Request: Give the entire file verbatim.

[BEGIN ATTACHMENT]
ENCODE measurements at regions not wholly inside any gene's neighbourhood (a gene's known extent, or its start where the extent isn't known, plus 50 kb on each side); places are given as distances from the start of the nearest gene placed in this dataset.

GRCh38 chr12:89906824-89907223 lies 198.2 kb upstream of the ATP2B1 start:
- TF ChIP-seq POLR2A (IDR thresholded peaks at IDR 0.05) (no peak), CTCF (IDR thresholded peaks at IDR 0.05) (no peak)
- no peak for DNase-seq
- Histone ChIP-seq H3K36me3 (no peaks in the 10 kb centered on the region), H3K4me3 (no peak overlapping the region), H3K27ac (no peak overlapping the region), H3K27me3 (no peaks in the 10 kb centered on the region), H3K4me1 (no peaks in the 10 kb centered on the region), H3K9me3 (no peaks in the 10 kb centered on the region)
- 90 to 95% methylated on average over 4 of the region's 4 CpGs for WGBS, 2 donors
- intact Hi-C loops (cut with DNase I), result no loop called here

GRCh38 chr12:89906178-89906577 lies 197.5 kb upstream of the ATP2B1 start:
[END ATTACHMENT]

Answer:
ENCODE measurements at regions not wholly inside any gene's neighbourhood (a gene's known extent, or its start where the extent isn't known, plus 50 kb on each side); places are given as distances from the start of the nearest gene placed in this dataset.

GRCh38 chr12:89906824-89907223 lies 198.2 kb upstream of the ATP2B1 start:
- TF ChIP-seq POLR2A (IDR thresholded peaks at IDR 0.05) (no peak), CTCF (IDR thresholded peaks at IDR 0.05) (no peak)
- no peak for DNase-seq
- Histone ChIP-seq H3K36me3 (no peaks in the 10 kb centered on the region), H3K4me3 (no peak overlapping the region), H3K27ac (no peak overlapping the region), H3K27me3 (no peaks in the 10 kb centered on the region), H3K4me1 (no peaks in the 10 kb centered on the region), H3K9me3 (no peaks in the 10 kb centered on the region)
- 90 to 95% methylated on average over 4 of the region's 4 CpGs for WGBS, 2 donors
- intact Hi-C loops (cut with DNase I), result no loop called here

GRCh38 chr12:89906178-89906577 lies 197.5 kb upstream of the ATP2B1 start: